Good Help is Hard to Find?

Over the past few years, I’ve been a little upset with some businesses as a customer. It stems from having to wait in line for an abnormal amount of time, or not being able to find someone to answer a question without traipsing across the entire store.

Today when we went for our second Covid vaccine, we had to wait in a very longish line that was moving at a snail’s pace. I kept wondering why they didn’t hire more people to help out. Were they more concerned about their bottom lines than they are about their customers?

What came to mind was conversations I’ve been having with others about how hard it is first, to find someone to hire, and secondly, keeping someone after hiring them. The first might be easier as there are many people out looking for work. The second seems the harder part, but why?

I know the second is harder as I’ve known several people who look for work, put in their applications, interview, get hired, then quit within a couple of weeks, even sometimes after the first day.

They quit because the work is harder than expected. They can’t use their phones while on the job. They have a boss that actually expects them to work. They applied for other positions and get called with an offer with this potential new job paying a little more per hour. Or they think the boss is mean or has an attitude when really all they are asking is for the person to perform the tasks for which the person was hired or take responsibility.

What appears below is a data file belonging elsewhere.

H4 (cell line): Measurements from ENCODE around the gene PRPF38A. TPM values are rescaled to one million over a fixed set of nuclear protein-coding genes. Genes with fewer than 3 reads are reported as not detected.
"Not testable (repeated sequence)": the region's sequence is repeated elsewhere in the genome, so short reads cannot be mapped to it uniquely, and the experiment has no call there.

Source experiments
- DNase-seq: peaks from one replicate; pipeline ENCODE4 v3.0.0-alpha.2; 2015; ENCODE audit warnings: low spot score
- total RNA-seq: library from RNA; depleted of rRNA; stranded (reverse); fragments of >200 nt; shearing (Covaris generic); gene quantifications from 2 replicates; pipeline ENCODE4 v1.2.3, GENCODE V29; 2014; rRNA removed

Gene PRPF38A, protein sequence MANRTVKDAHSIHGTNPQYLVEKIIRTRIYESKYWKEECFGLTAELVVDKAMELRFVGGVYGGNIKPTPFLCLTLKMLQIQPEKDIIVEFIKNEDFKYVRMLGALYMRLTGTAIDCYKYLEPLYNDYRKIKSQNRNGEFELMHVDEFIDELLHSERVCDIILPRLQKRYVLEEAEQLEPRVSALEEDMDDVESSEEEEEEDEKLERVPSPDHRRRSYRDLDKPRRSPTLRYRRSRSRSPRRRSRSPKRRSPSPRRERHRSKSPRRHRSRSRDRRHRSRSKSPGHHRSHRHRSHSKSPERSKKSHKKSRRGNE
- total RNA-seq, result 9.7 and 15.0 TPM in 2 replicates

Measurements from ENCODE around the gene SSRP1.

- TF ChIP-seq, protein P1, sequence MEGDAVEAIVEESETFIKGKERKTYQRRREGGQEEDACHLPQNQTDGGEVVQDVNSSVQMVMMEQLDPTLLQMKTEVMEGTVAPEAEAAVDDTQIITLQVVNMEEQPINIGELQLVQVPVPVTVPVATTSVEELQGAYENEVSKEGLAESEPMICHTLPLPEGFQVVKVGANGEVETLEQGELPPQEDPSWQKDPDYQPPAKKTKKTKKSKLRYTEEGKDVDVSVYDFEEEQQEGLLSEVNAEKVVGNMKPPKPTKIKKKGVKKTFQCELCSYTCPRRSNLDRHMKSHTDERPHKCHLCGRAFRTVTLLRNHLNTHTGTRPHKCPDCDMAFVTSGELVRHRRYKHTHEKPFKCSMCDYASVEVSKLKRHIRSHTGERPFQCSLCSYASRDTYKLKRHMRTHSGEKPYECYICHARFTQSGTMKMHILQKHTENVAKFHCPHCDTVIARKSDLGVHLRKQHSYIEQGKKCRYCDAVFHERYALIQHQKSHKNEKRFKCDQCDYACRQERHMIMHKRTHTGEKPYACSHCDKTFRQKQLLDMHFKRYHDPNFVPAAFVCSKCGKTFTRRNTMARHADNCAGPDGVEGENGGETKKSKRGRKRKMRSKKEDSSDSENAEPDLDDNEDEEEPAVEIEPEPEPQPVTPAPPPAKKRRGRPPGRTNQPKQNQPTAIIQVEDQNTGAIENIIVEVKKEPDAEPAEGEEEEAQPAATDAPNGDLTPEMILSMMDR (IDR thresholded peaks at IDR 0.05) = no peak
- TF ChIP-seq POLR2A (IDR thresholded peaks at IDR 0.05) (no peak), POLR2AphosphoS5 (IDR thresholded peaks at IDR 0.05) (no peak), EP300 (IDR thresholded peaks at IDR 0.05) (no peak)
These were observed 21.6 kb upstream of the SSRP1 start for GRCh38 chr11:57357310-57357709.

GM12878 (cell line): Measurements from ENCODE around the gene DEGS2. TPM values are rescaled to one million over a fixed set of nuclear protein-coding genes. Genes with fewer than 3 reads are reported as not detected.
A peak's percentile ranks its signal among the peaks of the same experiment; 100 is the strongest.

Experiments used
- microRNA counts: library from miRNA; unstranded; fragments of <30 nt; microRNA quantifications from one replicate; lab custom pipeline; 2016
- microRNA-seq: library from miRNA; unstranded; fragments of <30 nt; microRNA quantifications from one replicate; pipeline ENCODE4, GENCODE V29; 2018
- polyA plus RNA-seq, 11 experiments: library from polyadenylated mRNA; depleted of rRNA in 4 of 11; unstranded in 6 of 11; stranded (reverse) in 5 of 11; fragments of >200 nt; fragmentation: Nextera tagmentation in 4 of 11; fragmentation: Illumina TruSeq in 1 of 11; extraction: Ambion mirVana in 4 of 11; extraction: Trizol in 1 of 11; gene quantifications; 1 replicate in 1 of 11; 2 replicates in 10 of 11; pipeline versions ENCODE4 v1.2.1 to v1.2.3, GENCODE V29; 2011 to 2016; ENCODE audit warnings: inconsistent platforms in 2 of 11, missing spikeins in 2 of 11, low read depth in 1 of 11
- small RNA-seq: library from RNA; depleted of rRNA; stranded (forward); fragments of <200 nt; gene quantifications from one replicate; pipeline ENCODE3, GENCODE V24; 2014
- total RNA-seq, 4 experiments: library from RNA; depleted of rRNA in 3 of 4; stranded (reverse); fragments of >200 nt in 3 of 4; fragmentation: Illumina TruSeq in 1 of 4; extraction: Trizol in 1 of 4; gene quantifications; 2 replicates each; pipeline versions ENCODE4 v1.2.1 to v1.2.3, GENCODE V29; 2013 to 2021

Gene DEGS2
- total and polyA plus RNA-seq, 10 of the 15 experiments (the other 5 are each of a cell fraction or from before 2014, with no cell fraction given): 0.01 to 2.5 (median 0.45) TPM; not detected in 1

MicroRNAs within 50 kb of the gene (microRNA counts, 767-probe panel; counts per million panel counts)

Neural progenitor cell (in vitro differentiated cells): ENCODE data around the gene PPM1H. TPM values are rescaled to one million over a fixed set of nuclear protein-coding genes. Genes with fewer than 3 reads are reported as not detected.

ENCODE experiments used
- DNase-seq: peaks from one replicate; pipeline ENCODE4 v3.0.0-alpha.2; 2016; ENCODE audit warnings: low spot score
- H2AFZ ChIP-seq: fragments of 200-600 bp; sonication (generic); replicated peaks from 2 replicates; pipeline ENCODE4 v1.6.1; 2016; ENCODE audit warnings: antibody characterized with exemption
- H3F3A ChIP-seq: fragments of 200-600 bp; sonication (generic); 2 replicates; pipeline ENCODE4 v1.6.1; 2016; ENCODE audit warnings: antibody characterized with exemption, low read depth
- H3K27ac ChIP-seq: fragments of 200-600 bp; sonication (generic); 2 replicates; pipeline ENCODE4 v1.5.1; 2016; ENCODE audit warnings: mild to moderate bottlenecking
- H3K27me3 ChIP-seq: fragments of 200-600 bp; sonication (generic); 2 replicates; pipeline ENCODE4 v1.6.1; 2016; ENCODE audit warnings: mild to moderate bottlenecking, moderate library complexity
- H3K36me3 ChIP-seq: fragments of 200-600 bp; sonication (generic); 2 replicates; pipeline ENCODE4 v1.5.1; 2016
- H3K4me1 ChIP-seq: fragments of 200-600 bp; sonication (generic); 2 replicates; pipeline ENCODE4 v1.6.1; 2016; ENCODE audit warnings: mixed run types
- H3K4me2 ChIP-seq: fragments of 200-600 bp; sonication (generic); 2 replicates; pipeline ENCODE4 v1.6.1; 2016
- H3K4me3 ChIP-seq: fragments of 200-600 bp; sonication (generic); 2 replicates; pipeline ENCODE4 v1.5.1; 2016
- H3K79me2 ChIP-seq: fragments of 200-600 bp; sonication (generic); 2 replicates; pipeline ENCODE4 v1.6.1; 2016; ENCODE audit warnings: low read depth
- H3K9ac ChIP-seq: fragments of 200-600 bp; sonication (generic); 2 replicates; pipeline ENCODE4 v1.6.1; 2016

Have American businesses brought these things upon themselves? When we have created a culture in which businesses think workers are a soft asset and think nothing of eliminating positions over finding other solutions (such as lowering executive pay), should an employee have any loyalty towards their employer? How about so many employers who, in order to not have to provide healthcare for employees, keep them at less than full-time? What about when an employer begins to stack extra duties on an employee, but then doesn’t do anything in return, such as a spot award, bonus, pay increase, or even just some heartfelt acknowledgement (see my recent blog on emotional intelligence)? None of these things instill loyalty by an employee.

It costs so much to find an employee, then train the employee. I’ve not figured out why employers haven’t figured out it would cost them less in the long run to just hire someone full-time, give them good benefits including healthcare, and treat them well. Plus, treating your employees right also inspires them to become loyal customers and/or to brag how great it is to work at their place of employment.

The answer to the statement, “Good help is hard to find,” is, it is, but is it the fault of the employee or the employer? The answer is yes.

The real question is, “Which came first, the chicken or the egg?” This applies to the question of hiring and retention. Does the employer step up their game, or do employees step up their game AND push employers step up theirs as well?

What do you think?

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